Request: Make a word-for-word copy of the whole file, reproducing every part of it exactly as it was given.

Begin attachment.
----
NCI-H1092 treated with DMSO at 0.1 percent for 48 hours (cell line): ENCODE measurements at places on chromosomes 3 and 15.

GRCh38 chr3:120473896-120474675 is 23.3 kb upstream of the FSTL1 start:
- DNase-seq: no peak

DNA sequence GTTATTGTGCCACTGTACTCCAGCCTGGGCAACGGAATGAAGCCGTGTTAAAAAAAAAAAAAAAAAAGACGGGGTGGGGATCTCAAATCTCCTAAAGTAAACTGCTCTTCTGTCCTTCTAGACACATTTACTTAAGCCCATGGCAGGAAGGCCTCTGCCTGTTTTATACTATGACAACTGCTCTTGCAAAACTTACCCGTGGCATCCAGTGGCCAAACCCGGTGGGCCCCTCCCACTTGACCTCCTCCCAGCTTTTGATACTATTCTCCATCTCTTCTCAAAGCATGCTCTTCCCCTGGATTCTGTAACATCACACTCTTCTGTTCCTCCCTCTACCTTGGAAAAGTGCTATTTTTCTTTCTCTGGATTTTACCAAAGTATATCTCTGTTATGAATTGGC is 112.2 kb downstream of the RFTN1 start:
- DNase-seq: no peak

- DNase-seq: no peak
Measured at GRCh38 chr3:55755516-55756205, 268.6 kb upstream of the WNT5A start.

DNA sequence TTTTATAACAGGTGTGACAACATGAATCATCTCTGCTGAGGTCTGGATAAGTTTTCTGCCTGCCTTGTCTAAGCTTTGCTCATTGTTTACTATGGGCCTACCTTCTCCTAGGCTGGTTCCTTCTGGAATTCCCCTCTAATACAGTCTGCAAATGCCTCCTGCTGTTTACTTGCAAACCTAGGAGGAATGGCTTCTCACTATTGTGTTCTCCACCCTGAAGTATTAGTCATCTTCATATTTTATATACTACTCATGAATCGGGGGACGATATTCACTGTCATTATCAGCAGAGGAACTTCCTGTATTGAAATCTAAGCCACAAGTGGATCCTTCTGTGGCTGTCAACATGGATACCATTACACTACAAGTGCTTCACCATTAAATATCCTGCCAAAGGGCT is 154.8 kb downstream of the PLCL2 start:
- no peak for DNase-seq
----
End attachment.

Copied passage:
NCI-H1092 treated with DMSO at 0.1 percent for 48 hours (cell line): ENCODE measurements at places on chromosomes 3 and 15.

GRCh38 chr3:120473896-120474675 is 23.3 kb upstream of the FSTL1 start:
- DNase-seq: no peak

DNA sequence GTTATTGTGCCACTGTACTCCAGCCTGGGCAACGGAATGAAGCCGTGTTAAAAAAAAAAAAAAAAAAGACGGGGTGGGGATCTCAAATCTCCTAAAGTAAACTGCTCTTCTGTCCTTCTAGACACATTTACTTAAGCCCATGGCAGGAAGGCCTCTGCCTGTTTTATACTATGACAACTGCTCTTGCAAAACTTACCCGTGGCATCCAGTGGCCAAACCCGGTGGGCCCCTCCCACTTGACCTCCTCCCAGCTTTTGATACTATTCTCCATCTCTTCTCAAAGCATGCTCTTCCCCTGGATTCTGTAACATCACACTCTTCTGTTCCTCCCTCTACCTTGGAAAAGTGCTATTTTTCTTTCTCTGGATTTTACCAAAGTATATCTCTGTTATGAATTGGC is 112.2 kb downstream of the RFTN1 start:
- DNase-seq: no peak

- DNase-seq: no peak
Measured at GRCh38 chr3:55755516-55756205, 268.6 kb upstream of the WNT5A start.

DNA sequence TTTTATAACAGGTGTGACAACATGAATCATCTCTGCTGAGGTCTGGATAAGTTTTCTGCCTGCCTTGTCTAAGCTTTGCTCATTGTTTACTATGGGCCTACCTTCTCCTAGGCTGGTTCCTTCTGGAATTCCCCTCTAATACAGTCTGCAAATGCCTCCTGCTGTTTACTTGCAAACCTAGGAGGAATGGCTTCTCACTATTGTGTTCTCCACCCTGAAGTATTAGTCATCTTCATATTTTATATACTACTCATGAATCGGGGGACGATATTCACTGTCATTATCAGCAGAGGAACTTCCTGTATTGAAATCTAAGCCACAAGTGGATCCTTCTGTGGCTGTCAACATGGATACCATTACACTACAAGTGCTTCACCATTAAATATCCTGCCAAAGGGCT is 154.8 kb downstream of the PLCL2 start:
- no peak for DNase-seq